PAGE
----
When I was about eight years old, I asked my grandmother, “Why do you like boys more than girls?” She looked at me with disbelieve, “Why did you ask such question?” “Well, you gave Auntie Mei one chicken after she had a baby girl, but you gave Auntie Lui two chickens after she had a baby boy.”* My grandmother shook her head with a smile, “No, I love them equally. It’s just how things get done here in our family.” Not a tradition again, I said to myself. I did not stop there. I was going to proof she was wrong for playing favor. “Ah-Ma (“Grandmother” in Taiwanese), you do like boys more than girls. You gave my Mom one chicken when she had me, and gave her two when she had my brothers. Why don’t you just admit that you like boys more than girls?” She raised her hand up (I thought, “She is gonna smack me. I am in trouble again for talking back at an adult,”) and gently rested her palm against my cheek, “Chan-Rai (my father, her son-in-law, was sitting next to her), you have raised this girl to be out spoken, haven’t you?”
My grandmother might be right about how my father has raised me. But what she did not know is that never-surrender-to-status-quo and the unstoppable-ness of me are really her—she has weaved that part of her into my heart and my soul.
My grandmother was the only woman in her village refused to marry to a man she had never met. Are you kidding—she could have been shamed, and disowned by her father, and her community. She managed to let her voice heard—“I told my father, ‘Over my dead body should you force me to marry to that man.’ ”—and married to my grandfather. I asked her, “So you and grandfather actually dated a few times before you got married?” She laughed, “No, of course not. People didn’t date back then.” “So you and grandfather’s marriage is an arranged marriage after all?” I was disappointed since I thought my grandmother was a “feminist” in her time. “I had seen your grandfather a few times around town, but didn’t know him well. At least, I got to say who I want to marry, and being responsible for what I chose.” That is another part of her that she weaved into my being.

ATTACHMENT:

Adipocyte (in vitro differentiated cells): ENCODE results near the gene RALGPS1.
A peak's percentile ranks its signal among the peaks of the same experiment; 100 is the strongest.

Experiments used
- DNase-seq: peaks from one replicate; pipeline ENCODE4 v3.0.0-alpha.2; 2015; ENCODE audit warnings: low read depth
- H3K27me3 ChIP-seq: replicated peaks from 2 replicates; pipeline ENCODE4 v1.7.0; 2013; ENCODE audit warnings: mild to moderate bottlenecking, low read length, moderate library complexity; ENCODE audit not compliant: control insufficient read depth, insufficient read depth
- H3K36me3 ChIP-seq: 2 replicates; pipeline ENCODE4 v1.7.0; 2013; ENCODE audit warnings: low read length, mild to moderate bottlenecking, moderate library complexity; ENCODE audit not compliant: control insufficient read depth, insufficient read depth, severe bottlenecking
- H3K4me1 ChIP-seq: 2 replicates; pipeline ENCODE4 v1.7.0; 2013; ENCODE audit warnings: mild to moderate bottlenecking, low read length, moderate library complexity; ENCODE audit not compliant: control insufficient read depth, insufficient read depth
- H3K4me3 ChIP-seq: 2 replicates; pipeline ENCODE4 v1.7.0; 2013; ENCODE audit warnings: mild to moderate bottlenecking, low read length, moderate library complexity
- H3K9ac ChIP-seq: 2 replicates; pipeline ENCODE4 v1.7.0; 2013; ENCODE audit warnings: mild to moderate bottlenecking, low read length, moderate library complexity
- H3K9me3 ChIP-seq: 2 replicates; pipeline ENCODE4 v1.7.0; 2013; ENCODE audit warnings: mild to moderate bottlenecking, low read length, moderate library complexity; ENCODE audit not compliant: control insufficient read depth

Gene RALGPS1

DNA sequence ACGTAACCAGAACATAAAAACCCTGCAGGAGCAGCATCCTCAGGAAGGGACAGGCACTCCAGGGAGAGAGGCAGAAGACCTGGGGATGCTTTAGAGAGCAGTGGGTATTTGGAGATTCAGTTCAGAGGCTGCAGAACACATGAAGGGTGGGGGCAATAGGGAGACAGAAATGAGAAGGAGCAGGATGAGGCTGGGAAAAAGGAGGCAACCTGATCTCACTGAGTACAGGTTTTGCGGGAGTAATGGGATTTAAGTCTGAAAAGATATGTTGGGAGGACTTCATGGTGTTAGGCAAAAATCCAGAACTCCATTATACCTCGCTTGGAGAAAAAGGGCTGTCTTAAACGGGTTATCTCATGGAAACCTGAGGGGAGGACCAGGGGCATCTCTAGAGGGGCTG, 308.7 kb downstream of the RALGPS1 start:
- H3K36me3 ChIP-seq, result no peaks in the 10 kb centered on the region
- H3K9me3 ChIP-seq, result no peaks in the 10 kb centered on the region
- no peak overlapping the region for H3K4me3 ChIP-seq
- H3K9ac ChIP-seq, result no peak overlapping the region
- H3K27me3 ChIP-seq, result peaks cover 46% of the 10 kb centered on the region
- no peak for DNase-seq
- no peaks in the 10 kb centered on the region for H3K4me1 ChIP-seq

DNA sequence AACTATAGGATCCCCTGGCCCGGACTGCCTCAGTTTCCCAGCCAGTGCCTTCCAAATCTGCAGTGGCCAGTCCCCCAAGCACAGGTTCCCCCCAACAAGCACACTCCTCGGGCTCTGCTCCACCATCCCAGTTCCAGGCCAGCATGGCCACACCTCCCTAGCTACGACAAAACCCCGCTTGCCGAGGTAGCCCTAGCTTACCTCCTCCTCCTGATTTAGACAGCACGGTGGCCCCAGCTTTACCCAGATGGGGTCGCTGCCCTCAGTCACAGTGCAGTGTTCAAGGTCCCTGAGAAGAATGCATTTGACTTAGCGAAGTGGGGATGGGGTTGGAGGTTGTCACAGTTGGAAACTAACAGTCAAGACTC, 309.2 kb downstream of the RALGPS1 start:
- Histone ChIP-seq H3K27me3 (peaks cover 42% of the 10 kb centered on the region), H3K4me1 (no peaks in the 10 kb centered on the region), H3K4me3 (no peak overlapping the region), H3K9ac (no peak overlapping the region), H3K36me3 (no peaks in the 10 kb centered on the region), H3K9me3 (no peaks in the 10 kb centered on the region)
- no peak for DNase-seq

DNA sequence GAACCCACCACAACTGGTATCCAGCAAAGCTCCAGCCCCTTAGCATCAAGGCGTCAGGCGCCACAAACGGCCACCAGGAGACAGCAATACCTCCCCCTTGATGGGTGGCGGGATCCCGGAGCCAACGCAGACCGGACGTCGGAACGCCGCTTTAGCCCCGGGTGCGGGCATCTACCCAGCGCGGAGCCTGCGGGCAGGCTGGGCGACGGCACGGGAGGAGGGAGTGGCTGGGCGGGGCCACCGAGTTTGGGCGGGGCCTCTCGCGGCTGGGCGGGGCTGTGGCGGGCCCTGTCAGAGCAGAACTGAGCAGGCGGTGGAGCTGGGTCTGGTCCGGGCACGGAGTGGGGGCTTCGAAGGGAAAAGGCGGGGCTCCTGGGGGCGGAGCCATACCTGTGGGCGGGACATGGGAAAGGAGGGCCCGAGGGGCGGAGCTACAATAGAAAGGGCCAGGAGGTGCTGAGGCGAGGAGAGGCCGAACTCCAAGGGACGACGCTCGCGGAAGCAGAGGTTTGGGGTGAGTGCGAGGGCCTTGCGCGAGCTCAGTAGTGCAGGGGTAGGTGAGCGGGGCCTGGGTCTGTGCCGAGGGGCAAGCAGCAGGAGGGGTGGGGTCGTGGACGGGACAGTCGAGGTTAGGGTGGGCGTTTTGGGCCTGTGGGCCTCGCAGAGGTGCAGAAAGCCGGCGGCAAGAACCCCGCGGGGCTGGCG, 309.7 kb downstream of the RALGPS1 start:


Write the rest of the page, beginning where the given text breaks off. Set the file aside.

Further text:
I love you, Ah-Ma, for you had taught me living a life fully, and to be true to one’s commitment. Your love forever moving on this planet, and the love that I will weave and generate into the future. Just like the song, “Breaths,” sung by Sweet Honey in the Rock…… (Thanks, Jerrie, for sharing this with me)
Those who have died have never never left
The dead have a pact with the living
They are in the woman’s breast
They are in the wailing child
They are with us in the home
They are with us in the crowd
The dead have a pact with the living…
‘Tis the ancestors’ breath
In the voice of the waters
*As one of the Taiwanese traditions, “Drunken chicken” is cooked for and served to a new mother to help breast milk production. In my grandmother’s family, the amount of chicken given is determined by the sex of the baby. Say if you have a baby boy, then you get two chickens, if you have a baby girl, you get one chicken.